“I was very aware of the fact that I was a Black student in a very majority-white space,” she said, adding that her parents made a deliberate moves to keep her connected to the Black community away from school. “They did a good job of making me very proud of my culture, of my heritage,” she said.

In some ways, Booker said, her time at County Day “made me prouder of my culture and heritage,” she says. “It made me embrace it even more.”

A step in the right direction

The County Day BIPOC Alumni Committee that Booker is co-chairing is in its infancy, still determining the best way to support students of color and contribute to the school’s ongoing diversity, equity, and inclusion plans. (Eric Law, Country Day Class of 1976, is the other co-chair).

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Booker said her agency experience will prove useful as she helps guide others in learning how to work toward a common goal.

“I work for a very diverse agency. But some clients are not, “ she says. “We bring up issues and talk about how they should navigate and respond to them. It’s about having a spotlight on you and knowing how you should react, how we can communicate to people, and how we don’t alienate people.”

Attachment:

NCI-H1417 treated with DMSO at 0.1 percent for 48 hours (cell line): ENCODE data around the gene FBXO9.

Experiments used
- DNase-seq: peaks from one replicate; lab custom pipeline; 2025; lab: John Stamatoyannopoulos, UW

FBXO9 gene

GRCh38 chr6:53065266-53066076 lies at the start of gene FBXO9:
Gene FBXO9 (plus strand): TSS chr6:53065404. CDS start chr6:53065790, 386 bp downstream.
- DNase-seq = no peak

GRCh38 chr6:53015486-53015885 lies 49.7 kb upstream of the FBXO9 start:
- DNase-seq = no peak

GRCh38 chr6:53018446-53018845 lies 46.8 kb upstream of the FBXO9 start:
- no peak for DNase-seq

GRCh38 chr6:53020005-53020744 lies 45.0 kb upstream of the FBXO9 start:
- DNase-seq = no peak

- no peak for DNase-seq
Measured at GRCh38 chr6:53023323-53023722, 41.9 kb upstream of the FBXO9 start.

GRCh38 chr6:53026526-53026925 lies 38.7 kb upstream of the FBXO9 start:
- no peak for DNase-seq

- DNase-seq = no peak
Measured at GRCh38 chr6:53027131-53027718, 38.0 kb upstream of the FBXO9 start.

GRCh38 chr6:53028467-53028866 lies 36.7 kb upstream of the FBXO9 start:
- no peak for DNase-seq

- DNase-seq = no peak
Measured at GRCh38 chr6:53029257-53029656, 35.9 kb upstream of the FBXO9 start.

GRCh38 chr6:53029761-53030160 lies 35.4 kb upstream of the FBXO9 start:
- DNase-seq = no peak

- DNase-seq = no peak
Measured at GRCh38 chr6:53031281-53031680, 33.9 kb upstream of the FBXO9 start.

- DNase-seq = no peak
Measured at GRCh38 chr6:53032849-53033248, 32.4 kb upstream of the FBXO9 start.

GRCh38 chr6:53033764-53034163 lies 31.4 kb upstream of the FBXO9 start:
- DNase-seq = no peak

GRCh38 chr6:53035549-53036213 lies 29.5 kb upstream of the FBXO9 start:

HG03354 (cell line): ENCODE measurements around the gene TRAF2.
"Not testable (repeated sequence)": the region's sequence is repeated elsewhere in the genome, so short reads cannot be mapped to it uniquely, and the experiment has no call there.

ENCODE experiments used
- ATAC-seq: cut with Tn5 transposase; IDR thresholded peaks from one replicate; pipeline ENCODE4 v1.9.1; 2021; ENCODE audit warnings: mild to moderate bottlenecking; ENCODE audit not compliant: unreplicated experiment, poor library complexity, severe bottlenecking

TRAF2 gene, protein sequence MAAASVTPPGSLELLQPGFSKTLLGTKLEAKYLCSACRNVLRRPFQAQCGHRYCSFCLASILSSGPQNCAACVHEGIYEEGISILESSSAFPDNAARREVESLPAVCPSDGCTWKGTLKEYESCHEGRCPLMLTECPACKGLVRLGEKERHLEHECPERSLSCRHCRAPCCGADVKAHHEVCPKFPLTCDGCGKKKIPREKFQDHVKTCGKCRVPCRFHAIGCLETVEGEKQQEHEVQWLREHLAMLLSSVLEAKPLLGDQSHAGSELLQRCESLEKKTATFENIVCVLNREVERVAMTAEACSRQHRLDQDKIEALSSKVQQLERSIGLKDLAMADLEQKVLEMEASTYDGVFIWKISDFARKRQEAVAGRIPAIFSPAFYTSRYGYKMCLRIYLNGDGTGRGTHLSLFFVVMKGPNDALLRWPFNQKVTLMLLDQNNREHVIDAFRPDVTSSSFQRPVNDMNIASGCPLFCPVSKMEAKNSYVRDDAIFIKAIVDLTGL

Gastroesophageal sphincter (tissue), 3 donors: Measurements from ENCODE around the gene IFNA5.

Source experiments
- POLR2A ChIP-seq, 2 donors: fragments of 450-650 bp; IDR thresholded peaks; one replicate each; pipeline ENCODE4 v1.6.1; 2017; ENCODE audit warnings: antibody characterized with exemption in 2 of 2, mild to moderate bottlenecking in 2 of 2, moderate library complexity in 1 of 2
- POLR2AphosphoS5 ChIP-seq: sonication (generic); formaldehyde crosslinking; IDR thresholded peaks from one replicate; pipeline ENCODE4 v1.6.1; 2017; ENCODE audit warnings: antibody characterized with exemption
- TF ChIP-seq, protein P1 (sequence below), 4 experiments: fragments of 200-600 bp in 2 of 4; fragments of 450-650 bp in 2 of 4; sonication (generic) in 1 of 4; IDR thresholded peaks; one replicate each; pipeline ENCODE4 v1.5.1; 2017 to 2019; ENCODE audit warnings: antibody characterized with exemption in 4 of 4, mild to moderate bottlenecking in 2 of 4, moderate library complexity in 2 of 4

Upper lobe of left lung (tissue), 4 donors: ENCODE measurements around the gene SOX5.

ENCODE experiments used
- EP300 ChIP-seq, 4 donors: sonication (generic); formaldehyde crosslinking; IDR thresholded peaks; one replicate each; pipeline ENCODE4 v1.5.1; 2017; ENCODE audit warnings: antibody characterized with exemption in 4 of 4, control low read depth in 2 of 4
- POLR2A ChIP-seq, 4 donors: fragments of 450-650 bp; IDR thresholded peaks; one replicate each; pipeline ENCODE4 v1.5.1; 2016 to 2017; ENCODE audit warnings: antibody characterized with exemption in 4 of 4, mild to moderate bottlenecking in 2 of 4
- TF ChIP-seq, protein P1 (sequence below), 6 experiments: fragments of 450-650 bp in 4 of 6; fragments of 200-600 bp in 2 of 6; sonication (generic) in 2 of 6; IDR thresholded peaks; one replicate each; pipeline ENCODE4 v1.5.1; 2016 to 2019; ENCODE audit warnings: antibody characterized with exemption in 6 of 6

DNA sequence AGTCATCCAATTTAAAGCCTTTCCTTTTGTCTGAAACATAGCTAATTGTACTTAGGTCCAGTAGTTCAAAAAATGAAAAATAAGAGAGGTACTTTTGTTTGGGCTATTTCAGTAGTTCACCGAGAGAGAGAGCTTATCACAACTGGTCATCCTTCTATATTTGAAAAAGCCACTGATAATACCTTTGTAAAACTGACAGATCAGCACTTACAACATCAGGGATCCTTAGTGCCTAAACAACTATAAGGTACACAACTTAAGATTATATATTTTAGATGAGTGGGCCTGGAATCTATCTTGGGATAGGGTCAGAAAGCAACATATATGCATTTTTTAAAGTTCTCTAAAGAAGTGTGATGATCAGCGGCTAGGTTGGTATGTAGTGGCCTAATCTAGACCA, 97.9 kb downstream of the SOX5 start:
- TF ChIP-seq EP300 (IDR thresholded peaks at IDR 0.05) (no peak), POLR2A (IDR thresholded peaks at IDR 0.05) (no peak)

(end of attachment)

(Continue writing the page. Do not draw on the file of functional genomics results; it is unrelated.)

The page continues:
Ultimately, she says, she is excited to help Country Day build on an environment in which students of all backgrounds can thrive.

Booker said she decided to re-engage with Country Day after attending a listening session sponsored by the school. Held virtually in October 2020, the session hosted about 300 people — students, parents, alumni, faculty and staff — all talking about their experiences at the school.

Some of the stories she heard triggered strong emotions, she said, but when the school called afterward and asked her to help lead the BIPOC Alumni Committee, she agreed.

“I was very comforted to see how Country Day is tackling diversity and inclusion,” Booker said. “Progress has been made.”

Kristi Booker, ’98

Director of Accounts for AC&M Group and Chief Marketing Officer for CARA B Naturally

On what inspires her:
“I love different cultures and different languages. I love to travel, that really feeds my spirit.  My family is a huge huge inspiration and driver for me. My parents have incredible stories, having grown up in rural segregated Alabama. From them experiencing their own racial trauma which affected my mother at a very young age, to their crafting beautiful and successful lives and a family, that truly inspires me to do the best that I can and be the best I can be.” 

Her message for students:
“You’re going to find yourself in difficult environments your whole life, good or bad. And whatever environment you’re in, never feel you have to make yourself smaller, never feel like you have to apologize for who you are and what you represent. Embrace the uniqueness of yourself.”

This content was paid for by an advertiser and created by QCity Metro's marketing team. Our reporters were not involved in that process.